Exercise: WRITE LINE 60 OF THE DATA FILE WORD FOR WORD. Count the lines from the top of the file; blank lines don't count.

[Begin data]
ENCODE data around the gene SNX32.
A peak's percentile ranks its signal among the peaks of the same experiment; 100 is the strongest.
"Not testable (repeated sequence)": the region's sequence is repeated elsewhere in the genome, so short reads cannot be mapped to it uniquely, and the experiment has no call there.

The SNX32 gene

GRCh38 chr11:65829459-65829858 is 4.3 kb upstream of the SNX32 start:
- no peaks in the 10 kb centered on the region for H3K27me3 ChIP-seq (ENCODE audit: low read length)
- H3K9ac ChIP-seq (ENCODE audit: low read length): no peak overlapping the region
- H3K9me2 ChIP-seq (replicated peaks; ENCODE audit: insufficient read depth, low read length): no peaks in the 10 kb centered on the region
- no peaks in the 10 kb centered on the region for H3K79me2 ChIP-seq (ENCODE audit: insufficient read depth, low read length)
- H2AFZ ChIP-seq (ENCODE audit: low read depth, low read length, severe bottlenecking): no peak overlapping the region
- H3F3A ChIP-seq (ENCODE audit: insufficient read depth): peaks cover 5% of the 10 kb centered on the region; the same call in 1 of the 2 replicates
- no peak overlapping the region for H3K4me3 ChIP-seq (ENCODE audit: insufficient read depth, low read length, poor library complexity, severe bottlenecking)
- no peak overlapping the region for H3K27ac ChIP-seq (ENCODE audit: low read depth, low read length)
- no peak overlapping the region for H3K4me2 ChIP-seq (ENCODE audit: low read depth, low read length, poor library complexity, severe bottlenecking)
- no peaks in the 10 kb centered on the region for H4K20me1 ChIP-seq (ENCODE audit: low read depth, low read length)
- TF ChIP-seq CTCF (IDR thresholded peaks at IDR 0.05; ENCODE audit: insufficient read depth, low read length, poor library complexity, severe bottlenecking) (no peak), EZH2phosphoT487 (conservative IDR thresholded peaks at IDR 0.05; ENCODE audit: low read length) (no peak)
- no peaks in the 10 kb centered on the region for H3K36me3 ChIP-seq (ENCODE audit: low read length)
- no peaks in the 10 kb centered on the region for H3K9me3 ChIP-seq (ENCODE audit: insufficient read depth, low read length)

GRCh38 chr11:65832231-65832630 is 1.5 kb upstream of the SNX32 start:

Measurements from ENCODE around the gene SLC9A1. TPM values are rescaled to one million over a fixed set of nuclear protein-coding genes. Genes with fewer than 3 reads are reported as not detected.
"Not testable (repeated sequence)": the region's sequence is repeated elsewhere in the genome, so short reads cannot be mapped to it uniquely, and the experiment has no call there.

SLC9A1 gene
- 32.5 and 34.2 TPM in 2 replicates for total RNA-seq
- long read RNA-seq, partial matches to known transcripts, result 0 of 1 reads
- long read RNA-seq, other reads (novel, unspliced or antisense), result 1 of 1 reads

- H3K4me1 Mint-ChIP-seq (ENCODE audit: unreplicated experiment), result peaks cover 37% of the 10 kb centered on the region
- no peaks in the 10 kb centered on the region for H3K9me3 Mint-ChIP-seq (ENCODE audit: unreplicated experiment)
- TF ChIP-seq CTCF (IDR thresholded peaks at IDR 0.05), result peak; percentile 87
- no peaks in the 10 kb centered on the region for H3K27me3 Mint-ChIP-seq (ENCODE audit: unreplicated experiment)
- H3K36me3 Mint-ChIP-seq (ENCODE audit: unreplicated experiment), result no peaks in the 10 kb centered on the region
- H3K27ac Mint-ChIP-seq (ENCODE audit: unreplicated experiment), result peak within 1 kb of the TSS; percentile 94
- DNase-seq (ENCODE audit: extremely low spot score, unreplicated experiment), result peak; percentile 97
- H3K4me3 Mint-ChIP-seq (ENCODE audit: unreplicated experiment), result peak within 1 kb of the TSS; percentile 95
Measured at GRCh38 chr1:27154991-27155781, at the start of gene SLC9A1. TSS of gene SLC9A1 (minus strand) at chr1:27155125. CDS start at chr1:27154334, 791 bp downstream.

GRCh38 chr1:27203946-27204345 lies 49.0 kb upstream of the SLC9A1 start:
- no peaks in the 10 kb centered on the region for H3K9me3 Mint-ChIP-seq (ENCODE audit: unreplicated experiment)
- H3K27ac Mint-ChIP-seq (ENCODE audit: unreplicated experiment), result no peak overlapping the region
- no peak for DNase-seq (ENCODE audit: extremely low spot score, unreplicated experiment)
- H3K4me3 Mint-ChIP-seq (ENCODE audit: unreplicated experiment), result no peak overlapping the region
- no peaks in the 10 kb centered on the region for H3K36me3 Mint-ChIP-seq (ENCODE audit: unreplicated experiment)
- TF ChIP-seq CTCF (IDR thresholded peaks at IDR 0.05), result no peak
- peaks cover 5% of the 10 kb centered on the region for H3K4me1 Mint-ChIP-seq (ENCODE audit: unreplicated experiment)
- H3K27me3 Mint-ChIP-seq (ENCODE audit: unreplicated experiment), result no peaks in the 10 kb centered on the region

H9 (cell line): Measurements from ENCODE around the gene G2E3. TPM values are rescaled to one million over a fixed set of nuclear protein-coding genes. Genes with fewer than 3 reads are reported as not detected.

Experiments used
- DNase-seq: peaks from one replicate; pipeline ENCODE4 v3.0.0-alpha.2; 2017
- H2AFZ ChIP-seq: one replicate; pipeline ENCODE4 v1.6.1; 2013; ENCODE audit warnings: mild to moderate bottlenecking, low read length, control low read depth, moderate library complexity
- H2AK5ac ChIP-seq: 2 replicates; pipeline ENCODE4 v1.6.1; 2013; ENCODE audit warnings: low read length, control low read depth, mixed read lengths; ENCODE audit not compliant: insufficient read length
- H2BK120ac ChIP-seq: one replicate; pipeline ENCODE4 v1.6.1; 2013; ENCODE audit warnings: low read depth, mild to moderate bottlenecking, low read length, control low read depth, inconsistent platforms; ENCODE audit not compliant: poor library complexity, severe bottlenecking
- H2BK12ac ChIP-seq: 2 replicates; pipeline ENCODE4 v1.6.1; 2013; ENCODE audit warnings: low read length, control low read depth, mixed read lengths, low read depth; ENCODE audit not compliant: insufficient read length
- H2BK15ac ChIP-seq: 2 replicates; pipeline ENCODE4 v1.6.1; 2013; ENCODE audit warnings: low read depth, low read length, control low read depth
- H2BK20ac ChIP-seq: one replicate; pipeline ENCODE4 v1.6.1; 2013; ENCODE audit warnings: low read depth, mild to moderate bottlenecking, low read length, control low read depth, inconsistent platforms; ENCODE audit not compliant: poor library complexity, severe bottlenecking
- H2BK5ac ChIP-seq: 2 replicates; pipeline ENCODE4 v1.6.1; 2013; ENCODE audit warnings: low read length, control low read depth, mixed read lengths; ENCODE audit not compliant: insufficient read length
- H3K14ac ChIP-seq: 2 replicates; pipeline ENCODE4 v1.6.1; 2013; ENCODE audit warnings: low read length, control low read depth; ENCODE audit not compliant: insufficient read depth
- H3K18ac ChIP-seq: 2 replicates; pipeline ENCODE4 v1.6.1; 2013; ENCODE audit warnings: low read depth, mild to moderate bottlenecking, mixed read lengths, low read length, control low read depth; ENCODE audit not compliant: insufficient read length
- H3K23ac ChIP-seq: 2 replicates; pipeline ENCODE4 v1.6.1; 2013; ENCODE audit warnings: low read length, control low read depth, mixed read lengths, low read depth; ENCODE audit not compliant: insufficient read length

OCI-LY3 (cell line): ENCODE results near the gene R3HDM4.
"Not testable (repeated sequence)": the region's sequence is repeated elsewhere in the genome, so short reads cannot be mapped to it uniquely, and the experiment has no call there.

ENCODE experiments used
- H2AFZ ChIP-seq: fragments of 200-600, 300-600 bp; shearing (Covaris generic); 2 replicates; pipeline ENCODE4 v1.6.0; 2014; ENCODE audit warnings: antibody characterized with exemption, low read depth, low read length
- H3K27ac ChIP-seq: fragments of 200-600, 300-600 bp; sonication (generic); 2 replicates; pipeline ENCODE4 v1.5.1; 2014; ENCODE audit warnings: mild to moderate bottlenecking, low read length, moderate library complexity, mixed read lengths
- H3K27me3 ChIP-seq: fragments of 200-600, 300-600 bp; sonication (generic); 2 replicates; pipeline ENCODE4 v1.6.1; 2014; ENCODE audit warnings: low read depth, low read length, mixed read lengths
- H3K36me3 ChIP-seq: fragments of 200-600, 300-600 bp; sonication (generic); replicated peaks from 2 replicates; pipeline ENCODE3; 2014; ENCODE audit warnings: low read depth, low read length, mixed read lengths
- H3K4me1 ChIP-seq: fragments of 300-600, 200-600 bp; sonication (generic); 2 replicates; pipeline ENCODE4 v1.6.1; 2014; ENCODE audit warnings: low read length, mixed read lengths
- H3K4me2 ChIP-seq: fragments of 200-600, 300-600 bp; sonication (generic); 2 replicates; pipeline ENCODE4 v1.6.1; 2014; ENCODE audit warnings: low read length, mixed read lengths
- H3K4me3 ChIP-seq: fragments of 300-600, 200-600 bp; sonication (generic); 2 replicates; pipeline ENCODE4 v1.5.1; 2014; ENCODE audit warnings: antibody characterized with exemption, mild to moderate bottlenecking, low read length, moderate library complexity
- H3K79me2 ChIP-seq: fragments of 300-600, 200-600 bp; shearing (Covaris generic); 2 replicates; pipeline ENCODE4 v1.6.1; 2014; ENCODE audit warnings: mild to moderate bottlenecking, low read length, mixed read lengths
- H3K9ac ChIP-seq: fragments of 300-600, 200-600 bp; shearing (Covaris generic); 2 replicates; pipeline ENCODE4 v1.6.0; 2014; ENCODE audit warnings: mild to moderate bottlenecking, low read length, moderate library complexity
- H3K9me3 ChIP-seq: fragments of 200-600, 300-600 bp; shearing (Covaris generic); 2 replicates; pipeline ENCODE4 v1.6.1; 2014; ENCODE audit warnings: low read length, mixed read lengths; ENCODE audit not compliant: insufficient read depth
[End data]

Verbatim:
- H2AFZ ChIP-seq: fragments of 200-600, 300-600 bp; shearing (Covaris generic); 2 replicates; pipeline ENCODE4 v1.6.0; 2014; ENCODE audit warnings: antibody characterized with exemption, low read depth, low read length